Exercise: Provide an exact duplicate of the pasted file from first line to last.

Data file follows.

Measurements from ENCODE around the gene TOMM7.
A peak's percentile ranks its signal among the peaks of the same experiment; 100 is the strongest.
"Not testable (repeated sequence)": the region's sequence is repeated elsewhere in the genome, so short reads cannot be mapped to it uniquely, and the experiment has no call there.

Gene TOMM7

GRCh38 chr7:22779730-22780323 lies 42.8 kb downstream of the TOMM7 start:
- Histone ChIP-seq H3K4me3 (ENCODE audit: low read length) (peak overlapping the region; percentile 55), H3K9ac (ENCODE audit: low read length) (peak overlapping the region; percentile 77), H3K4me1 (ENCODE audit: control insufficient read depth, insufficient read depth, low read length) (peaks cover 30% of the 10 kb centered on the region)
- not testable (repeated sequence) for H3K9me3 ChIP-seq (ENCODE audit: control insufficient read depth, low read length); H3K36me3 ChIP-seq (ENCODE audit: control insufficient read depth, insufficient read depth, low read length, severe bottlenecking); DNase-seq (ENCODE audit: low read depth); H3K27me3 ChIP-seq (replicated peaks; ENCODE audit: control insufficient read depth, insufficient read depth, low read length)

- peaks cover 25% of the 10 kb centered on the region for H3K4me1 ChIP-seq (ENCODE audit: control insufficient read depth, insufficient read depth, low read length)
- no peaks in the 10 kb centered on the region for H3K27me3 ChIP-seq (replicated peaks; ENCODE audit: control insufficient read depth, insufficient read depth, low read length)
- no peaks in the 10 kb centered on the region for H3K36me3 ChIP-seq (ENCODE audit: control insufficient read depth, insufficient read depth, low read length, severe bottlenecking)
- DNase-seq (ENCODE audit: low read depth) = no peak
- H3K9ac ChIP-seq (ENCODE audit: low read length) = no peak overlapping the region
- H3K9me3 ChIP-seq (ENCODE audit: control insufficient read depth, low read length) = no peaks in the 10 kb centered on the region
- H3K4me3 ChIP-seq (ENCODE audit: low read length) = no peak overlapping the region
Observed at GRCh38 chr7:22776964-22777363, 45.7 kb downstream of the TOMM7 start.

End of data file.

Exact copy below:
Measurements from ENCODE around the gene TOMM7.
A peak's percentile ranks its signal among the peaks of the same experiment; 100 is the strongest.
"Not testable (repeated sequence)": the region's sequence is repeated elsewhere in the genome, so short reads cannot be mapped to it uniquely, and the experiment has no call there.

Gene TOMM7

GRCh38 chr7:22779730-22780323 lies 42.8 kb downstream of the TOMM7 start:
- Histone ChIP-seq H3K4me3 (ENCODE audit: low read length) (peak overlapping the region; percentile 55), H3K9ac (ENCODE audit: low read length) (peak overlapping the region; percentile 77), H3K4me1 (ENCODE audit: control insufficient read depth, insufficient read depth, low read length) (peaks cover 30% of the 10 kb centered on the region)
- not testable (repeated sequence) for H3K9me3 ChIP-seq (ENCODE audit: control insufficient read depth, low read length); H3K36me3 ChIP-seq (ENCODE audit: control insufficient read depth, insufficient read depth, low read length, severe bottlenecking); DNase-seq (ENCODE audit: low read depth); H3K27me3 ChIP-seq (replicated peaks; ENCODE audit: control insufficient read depth, insufficient read depth, low read length)

- peaks cover 25% of the 10 kb centered on the region for H3K4me1 ChIP-seq (ENCODE audit: control insufficient read depth, insufficient read depth, low read length)
- no peaks in the 10 kb centered on the region for H3K27me3 ChIP-seq (replicated peaks; ENCODE audit: control insufficient read depth, insufficient read depth, low read length)
- no peaks in the 10 kb centered on the region for H3K36me3 ChIP-seq (ENCODE audit: control insufficient read depth, insufficient read depth, low read length, severe bottlenecking)
- DNase-seq (ENCODE audit: low read depth) = no peak
- H3K9ac ChIP-seq (ENCODE audit: low read length) = no peak overlapping the region
- H3K9me3 ChIP-seq (ENCODE audit: control insufficient read depth, low read length) = no peaks in the 10 kb centered on the region
- H3K4me3 ChIP-seq (ENCODE audit: low read length) = no peak overlapping the region
Observed at GRCh38 chr7:22776964-22777363, 45.7 kb downstream of the TOMM7 start.